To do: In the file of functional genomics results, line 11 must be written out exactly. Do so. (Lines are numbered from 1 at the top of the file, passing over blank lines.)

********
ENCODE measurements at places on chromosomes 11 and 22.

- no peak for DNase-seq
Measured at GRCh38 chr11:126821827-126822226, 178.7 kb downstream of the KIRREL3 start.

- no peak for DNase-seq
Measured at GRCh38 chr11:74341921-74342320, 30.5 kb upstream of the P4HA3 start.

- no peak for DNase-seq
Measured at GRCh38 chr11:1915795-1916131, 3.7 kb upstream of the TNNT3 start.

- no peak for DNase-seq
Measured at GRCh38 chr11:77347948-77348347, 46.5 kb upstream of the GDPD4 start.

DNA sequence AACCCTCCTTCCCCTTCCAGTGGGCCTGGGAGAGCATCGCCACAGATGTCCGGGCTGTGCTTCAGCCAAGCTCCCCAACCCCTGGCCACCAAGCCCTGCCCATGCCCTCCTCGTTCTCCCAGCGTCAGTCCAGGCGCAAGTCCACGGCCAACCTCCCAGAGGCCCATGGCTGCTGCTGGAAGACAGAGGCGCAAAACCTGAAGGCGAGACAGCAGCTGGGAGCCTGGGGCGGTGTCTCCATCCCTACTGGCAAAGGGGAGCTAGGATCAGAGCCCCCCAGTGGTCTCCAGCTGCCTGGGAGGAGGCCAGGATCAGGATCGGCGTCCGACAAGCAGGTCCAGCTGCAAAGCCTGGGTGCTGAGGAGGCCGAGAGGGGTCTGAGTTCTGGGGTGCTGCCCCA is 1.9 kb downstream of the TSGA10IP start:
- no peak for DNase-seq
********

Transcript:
- no peak for DNase-seq